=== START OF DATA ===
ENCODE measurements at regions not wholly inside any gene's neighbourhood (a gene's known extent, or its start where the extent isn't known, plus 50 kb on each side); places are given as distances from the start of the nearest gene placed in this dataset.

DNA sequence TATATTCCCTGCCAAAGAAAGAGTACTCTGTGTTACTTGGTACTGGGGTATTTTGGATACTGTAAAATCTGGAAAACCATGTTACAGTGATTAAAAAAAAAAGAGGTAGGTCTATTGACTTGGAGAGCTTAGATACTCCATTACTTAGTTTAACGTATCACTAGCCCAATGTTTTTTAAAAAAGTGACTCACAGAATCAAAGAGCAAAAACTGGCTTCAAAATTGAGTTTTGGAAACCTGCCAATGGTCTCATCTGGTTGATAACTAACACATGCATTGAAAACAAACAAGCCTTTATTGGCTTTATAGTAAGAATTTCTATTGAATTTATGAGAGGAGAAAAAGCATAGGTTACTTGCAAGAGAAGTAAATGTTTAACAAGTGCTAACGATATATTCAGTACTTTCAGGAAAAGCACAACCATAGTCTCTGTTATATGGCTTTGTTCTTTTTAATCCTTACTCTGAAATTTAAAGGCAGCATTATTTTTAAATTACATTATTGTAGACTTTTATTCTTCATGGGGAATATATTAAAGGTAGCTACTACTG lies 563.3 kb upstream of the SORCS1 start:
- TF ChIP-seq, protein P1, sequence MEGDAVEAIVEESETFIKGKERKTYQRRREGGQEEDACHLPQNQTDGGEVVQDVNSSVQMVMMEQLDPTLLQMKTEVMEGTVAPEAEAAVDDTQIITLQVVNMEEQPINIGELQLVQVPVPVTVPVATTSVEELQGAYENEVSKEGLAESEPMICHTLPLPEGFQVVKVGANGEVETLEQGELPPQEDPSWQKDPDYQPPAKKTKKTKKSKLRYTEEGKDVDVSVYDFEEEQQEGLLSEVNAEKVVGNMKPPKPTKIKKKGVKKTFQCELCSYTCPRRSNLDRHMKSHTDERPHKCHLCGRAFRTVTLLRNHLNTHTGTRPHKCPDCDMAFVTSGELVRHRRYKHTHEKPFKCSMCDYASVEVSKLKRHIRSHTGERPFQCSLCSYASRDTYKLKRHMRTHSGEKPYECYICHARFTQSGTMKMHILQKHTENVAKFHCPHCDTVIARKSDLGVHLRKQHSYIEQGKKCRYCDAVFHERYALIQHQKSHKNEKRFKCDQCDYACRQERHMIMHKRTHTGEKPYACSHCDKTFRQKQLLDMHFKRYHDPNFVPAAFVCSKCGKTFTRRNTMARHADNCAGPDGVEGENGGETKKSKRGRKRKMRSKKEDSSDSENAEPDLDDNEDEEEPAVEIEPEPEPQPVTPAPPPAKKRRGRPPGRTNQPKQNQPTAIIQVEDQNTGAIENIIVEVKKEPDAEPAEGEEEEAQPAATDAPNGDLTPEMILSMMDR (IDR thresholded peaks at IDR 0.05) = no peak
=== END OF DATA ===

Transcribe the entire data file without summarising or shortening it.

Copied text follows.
ENCODE measurements at regions not wholly inside any gene's neighbourhood (a gene's known extent, or its start where the extent isn't known, plus 50 kb on each side); places are given as distances from the start of the nearest gene placed in this dataset.

DNA sequence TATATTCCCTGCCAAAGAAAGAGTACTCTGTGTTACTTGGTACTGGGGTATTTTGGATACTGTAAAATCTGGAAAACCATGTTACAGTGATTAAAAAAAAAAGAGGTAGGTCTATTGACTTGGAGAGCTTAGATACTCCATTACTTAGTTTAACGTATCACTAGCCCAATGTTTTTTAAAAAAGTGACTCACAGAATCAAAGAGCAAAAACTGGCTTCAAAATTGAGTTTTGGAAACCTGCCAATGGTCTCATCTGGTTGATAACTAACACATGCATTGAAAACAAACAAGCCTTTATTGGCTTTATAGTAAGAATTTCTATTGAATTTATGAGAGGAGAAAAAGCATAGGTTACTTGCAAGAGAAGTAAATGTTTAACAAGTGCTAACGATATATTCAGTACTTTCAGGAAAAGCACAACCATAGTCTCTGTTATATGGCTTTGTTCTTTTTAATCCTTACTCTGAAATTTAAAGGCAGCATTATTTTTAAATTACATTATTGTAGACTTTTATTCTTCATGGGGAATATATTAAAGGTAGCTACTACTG lies 563.3 kb upstream of the SORCS1 start:
- TF ChIP-seq, protein P1, sequence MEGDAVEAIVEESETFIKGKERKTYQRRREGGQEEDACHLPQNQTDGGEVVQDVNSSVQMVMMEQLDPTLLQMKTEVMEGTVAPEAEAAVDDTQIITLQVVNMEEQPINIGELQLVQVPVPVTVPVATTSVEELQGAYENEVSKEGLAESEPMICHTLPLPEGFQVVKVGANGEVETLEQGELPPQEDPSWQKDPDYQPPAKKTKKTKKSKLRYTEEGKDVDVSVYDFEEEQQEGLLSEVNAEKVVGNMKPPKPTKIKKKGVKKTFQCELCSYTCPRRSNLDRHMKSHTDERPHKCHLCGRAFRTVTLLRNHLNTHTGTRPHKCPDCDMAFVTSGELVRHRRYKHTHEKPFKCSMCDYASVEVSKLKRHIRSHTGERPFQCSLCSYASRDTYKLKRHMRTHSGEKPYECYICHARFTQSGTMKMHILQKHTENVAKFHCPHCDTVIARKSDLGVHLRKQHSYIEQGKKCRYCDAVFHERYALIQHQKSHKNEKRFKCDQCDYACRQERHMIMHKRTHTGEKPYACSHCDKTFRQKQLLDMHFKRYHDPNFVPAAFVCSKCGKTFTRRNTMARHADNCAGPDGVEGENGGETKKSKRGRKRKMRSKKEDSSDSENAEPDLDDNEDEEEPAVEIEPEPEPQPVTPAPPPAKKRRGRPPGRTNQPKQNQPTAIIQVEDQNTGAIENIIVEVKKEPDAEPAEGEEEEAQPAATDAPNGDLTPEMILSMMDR (IDR thresholded peaks at IDR 0.05) = no peak